fei martins
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hello, just stumbled on your post about starting to breed easter eggers.
How successful have you been and do you still have cream legbars?
I really like the cream legbars they were my first chickens I bred, purchased eggs from wernlas collection in England, would be interested in purchasing two hens.
thanks, fernandinha
 
Burra Maluca
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I never managed to get a line of pure legbars. I had a good cockerel, but the hen laid white eggs and died just before the cockerel was ready to breed. Importing eggs is an expensive gamble when only about 5% of them ever hatch! We never seem to get both a male and a female of the same breed at the same time. Except for the Light Sussex which we did eventually get going.

I crossed the legbar male with a marans hen (one! I got one single marans female!!!) and produced a few 'olive eggers', carrying both a brown and green gene. Not as brown as your marans eggs - I had a look, but nice and brown nevertheless. Then selected the meatiest, heaviest hens that laid laid plenty of good-coloured eggs and crossed them with a light sussex. The resulting hens are just starting to lay now, and the egg colour is very variable as there's a one in four chance of the offspring laying green or brown or olive or white eggs. I'm going to keep the best olive-eggers again and cross them back to my other light sussex male.

I gave up on the Pedrez because they laid very few eggs and had a bad record of just keeling over at a young age. Maybe I was just unlucky and there are better bloodlines out there, but it seems as though all the little backyard breeders work 'under the radar' and really don't like being found or doing business with foreigners. Which is a great shame.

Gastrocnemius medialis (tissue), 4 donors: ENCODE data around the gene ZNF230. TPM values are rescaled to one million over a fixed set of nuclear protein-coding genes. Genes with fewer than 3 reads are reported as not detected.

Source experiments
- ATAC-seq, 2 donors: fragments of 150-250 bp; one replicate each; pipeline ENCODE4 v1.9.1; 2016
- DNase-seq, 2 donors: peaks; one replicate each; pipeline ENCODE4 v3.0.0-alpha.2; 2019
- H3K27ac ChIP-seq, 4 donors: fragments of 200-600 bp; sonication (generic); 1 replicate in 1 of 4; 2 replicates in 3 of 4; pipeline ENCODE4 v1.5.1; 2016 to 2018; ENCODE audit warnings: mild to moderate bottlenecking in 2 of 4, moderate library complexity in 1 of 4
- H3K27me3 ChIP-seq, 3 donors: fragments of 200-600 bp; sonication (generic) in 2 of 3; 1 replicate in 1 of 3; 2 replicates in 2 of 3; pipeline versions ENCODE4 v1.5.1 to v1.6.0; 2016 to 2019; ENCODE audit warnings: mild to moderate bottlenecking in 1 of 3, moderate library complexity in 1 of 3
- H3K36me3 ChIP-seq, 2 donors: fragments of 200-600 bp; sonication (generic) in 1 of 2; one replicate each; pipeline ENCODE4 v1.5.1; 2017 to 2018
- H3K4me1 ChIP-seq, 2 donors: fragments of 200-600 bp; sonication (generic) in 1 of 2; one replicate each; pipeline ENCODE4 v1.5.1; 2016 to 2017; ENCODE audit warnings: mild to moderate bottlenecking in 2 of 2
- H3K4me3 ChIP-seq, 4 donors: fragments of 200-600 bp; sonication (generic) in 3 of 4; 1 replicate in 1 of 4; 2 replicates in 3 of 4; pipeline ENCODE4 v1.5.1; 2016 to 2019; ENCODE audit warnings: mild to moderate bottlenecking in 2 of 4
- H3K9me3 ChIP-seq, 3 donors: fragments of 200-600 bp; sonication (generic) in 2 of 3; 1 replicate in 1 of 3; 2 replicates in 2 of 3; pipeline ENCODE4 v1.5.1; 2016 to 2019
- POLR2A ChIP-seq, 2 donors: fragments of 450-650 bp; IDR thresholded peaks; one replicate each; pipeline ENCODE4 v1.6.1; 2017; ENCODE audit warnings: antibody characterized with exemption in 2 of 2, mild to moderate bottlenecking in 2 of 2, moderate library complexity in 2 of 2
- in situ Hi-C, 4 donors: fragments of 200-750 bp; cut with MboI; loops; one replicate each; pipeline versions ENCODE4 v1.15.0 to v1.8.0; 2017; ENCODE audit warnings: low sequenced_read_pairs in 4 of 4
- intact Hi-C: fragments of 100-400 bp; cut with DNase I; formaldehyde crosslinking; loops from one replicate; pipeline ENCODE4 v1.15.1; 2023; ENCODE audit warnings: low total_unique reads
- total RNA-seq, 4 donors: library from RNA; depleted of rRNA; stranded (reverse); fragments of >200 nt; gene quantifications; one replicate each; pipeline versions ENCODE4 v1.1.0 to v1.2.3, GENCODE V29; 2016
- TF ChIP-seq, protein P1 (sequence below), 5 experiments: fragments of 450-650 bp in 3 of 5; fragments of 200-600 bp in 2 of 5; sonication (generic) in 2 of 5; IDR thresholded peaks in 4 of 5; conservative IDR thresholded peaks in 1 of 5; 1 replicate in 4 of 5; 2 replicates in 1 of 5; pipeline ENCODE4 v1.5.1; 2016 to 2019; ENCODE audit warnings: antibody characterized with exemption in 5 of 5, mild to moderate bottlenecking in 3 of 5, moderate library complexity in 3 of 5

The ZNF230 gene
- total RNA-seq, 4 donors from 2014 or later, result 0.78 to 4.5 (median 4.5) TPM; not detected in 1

I'm also going to cross my little silkie cockerel (yup, just the one, you guessed it...) with one of the olive-eggers to try to get some more 'broody' genes going. Last year was the first year we managed to raise anything like a respectable number of chicks without the help of an incubator.
 
fei martins
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hi, well how very interesting indeed.
I suspect you might not have had pure pedrez as they are good layers. Over here the locals call all chickens with that colouring pedrez. There is an orginization near Braga called AMIBA which is preserving all Portuguese poultry and animals, There is a guy in the Lisbon area selling cream legbars, not selling hatching eggs though.
I like the auracans too, bred the lavenders, hard to sex till much older though. Eventually was forced to cross them with legbars, most hatched out with black feathers.
Very tempted to purchase Ameraucana, nice colour egg, seen some for sale up north, what is more charming than a bowl of multicoloured eggs?
Good luck with the breeding